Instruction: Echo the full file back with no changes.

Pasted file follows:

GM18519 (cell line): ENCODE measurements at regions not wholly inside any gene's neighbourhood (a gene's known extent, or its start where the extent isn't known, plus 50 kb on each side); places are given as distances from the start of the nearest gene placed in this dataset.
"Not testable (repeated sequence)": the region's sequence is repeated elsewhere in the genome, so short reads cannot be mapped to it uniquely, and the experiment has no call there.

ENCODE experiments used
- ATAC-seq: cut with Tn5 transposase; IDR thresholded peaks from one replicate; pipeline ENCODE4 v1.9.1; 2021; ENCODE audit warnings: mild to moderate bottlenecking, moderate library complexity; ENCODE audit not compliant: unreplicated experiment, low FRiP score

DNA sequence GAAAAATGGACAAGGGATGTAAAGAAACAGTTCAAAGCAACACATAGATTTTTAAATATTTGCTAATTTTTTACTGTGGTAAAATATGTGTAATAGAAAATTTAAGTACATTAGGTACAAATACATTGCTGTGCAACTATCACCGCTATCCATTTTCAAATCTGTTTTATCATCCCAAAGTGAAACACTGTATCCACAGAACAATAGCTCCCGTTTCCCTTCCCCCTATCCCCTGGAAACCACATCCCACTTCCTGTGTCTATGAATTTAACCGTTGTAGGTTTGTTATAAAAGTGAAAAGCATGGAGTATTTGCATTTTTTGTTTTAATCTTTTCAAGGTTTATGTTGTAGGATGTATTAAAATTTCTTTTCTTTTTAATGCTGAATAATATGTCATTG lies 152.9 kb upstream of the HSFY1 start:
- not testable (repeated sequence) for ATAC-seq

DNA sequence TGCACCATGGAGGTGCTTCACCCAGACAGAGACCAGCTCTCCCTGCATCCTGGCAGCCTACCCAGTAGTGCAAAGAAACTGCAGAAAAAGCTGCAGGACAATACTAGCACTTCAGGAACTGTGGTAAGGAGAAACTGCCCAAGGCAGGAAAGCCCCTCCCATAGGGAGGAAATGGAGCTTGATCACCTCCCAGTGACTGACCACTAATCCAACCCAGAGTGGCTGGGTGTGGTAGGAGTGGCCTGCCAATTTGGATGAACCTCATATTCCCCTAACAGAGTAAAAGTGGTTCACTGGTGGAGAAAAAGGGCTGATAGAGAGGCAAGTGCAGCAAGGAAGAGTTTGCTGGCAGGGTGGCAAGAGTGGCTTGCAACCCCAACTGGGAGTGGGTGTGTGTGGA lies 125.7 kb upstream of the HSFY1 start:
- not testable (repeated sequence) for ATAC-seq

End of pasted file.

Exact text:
GM18519 (cell line): ENCODE measurements at regions not wholly inside any gene's neighbourhood (a gene's known extent, or its start where the extent isn't known, plus 50 kb on each side); places are given as distances from the start of the nearest gene placed in this dataset.
"Not testable (repeated sequence)": the region's sequence is repeated elsewhere in the genome, so short reads cannot be mapped to it uniquely, and the experiment has no call there.

ENCODE experiments used
- ATAC-seq: cut with Tn5 transposase; IDR thresholded peaks from one replicate; pipeline ENCODE4 v1.9.1; 2021; ENCODE audit warnings: mild to moderate bottlenecking, moderate library complexity; ENCODE audit not compliant: unreplicated experiment, low FRiP score

DNA sequence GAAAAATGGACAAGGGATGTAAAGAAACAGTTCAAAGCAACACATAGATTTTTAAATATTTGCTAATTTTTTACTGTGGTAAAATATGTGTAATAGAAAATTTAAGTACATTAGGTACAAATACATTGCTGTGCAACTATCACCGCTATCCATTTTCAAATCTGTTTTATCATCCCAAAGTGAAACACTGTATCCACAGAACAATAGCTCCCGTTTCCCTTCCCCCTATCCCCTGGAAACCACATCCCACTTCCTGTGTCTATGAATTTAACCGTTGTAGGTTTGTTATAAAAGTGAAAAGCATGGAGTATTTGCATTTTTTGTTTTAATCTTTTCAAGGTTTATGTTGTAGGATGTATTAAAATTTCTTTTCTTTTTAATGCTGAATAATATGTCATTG lies 152.9 kb upstream of the HSFY1 start:
- not testable (repeated sequence) for ATAC-seq

DNA sequence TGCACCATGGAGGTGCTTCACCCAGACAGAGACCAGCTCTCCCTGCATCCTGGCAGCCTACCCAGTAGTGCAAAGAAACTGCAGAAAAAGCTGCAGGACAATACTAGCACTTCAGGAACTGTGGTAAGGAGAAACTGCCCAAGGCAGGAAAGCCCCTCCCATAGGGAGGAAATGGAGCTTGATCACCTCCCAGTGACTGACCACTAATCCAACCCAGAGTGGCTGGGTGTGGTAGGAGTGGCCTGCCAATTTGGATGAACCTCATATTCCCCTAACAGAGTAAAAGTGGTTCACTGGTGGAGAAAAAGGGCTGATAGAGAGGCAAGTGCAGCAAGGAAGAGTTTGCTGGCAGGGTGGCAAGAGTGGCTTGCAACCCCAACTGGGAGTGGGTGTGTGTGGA lies 125.7 kb upstream of the HSFY1 start:
- not testable (repeated sequence) for ATAC-seq